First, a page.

QR code, photographs for the purchase of products, shops with interactive windows and social interfaces, chatbots, augmented reality, sensors and IoT, big data and wearable. In retail, what are we willing to do for the customer?

From proximity and micro-location marketing with Bluetooth-based beacon devices to Amazon Go (which we talked about here, in early 2017), the new sensor-based shop, algorithms of deep learning and artificial vision. Changing shopping experiences, in which real and virtual are mixing each other incessantly in a vortex that starts from the search for information online and arrives at the completion of the customer journey in the offline, and vice versa. Retail is transformed without the consumer being able, at times, to conceive the substrate of change.

Introducing Amazon Go and the world’s most advanced shopping technology from Amazon’s YouTube channel.

There! Then comes the desire to get back in touch with reality, the one that, digitized almost in all and for all, has lost its boundaries. Or simply, it saw them dematerialized. We need experiences, to go back to the essence of things.

Perhaps this is why among the new trends in the retail sector, the one that cannot fail to attract our attention is the creation of shops which are not shops: temporary, thematic, experiential stores. Shops in which the mantra is: contamination and immersion. Because since the first Ralph Lauren concept store, inaugurated in New York in 1986, the idea has always been to enclose different activities and experiences in one reality: from literary cafés in the salons of the eighteenth-century Paris to Jova Pop Shop, created for the launch of the fourteenth disc by Jovanotti and open in Piazza Gae Aulenti, in Milan. In this regard, it seems that Milan is the first Italian city, and also the only one at the moment, able to promptly acknowledge the changes taking place in the retail sector: from the 13 days of activity of the store, which took its name from ‘Pop-Shop‘ at the Keith Haring Store in New York, at Pornhub’s first Christmas Store, opened from the 1st to the 31st of December 2017 – exclusively in the whole of Europe, simultaneously with the opening in New York – right in the capital of Milan, a stone’s throw from Corso Como. Testimonials of how, in addition to the idea of a traditional store in which to buy records, books, t-shirts, gadgets of the Italian artist – in the first case – has been offered to fans and customers an unforgettable experience. In fact, inside the shop, in addition to being able to meet and see the singer Lorenzo Cherubini really close, every day there were entertainment shows that involved active artists in the Italian and international music scene. The concept of the red-light store is the same: limited edition gadgets, but above all events and the involvement of Italian designers, designers and cartoonists to make everything even more memorable, as well as spicy.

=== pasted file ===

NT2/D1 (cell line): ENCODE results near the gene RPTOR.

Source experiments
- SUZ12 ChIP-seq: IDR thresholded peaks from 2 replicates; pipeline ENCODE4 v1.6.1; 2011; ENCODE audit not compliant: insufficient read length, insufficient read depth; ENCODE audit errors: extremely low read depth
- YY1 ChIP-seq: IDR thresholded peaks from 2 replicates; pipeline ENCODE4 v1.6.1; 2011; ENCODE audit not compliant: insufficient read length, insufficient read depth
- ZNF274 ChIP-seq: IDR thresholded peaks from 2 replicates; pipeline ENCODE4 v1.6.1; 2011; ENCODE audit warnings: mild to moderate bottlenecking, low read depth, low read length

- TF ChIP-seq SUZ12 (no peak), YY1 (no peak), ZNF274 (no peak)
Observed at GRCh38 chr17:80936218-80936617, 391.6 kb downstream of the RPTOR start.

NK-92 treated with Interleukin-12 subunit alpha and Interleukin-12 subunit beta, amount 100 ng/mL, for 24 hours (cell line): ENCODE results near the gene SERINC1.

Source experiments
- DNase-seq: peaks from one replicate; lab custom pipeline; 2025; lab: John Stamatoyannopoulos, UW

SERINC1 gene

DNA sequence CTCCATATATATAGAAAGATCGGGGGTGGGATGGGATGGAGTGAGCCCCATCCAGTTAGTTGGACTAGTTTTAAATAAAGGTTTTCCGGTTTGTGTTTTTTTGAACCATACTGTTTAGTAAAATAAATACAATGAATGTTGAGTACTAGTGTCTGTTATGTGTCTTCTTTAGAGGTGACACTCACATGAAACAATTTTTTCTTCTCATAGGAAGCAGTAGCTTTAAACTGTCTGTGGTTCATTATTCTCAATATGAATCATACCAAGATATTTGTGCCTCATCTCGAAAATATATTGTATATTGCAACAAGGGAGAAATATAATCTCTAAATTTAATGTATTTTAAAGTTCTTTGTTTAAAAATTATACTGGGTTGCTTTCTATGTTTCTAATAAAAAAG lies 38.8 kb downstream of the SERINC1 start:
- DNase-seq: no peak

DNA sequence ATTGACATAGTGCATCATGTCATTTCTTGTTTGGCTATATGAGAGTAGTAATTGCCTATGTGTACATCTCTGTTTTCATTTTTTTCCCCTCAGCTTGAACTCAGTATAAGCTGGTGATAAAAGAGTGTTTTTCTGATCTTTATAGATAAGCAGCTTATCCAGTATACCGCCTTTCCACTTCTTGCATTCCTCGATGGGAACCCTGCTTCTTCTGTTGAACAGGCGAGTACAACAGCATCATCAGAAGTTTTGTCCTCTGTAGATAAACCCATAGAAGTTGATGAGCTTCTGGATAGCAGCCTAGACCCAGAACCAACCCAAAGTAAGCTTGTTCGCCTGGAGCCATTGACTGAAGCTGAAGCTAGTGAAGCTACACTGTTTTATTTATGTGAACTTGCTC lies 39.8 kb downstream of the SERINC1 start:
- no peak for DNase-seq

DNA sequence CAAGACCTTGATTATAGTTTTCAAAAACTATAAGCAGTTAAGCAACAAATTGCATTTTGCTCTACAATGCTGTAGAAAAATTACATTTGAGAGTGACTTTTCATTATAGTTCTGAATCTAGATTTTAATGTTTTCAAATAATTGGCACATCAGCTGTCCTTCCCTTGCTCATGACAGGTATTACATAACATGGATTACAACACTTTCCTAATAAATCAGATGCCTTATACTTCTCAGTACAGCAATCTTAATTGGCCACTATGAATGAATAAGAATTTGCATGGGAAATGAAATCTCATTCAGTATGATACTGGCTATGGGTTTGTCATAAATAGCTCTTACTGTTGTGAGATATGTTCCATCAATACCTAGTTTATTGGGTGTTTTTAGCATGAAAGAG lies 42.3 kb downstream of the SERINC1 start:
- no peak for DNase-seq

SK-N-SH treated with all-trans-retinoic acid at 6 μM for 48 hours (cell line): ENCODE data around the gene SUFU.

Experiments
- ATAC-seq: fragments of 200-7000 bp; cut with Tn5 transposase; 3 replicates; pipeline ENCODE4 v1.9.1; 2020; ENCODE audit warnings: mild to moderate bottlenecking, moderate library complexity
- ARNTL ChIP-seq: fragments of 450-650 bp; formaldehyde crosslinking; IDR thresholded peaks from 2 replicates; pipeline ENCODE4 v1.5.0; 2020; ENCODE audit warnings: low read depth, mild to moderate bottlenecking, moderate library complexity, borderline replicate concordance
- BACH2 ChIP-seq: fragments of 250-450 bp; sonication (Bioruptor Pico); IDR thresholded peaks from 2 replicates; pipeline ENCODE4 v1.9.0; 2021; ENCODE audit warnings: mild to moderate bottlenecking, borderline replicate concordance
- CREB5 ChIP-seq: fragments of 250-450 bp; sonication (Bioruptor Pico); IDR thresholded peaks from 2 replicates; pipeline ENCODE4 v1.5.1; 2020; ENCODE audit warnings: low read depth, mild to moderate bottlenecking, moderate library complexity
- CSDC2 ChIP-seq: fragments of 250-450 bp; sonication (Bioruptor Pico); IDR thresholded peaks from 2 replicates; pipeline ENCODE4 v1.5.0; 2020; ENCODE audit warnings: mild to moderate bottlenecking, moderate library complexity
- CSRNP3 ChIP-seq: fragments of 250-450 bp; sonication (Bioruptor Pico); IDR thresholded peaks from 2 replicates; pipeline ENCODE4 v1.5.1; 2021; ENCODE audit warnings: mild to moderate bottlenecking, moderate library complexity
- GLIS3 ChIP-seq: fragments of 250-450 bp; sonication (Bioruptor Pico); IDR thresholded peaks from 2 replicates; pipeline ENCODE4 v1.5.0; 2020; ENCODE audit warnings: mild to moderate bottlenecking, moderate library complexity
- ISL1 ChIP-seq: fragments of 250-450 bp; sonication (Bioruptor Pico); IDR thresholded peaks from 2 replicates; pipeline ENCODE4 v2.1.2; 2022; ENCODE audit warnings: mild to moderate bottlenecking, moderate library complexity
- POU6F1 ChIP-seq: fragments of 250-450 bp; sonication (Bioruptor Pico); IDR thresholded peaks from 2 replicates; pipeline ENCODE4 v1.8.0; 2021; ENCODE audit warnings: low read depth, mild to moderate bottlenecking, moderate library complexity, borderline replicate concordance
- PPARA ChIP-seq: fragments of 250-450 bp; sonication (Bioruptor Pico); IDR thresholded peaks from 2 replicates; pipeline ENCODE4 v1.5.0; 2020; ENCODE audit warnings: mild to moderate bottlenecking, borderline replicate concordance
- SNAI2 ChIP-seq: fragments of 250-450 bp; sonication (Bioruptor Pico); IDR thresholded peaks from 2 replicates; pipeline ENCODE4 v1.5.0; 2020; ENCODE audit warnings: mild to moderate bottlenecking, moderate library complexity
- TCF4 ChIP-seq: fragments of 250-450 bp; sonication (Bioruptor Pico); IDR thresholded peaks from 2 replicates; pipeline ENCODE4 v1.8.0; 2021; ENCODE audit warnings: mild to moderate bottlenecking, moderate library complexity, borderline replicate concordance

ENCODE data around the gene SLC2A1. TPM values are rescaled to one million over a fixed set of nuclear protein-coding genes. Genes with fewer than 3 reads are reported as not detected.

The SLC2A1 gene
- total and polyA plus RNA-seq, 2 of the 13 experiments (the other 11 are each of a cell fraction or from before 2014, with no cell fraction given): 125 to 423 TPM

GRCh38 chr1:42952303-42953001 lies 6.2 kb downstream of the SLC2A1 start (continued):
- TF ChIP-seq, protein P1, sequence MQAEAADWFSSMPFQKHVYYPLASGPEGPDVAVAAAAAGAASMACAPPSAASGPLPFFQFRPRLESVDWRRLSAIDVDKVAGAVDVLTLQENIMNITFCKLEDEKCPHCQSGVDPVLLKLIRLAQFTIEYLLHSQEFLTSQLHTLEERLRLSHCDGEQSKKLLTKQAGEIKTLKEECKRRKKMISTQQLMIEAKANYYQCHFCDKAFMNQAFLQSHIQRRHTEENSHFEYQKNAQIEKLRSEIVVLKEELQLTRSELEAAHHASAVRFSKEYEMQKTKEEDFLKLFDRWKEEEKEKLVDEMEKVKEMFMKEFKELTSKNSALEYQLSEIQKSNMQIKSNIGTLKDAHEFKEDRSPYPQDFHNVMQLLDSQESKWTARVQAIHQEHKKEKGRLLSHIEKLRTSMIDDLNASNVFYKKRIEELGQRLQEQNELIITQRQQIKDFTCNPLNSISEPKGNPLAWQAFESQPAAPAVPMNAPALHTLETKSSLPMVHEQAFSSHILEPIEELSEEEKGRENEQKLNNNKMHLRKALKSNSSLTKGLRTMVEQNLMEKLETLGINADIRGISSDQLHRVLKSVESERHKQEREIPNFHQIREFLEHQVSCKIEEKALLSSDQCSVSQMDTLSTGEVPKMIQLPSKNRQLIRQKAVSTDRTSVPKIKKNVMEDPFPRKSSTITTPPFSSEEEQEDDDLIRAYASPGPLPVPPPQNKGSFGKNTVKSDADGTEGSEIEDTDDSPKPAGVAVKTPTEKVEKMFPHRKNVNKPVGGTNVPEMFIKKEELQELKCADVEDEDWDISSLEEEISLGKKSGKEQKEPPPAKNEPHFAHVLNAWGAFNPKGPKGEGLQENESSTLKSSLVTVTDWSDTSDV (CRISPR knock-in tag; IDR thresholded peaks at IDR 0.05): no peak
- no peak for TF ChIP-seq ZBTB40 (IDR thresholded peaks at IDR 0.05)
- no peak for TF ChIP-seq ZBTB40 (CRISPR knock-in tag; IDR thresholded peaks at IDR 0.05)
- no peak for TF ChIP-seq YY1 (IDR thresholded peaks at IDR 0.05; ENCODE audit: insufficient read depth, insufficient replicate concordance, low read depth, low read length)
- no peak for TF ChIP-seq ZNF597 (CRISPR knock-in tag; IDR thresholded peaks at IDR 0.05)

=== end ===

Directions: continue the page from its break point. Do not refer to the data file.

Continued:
Retail? The must-have is the experience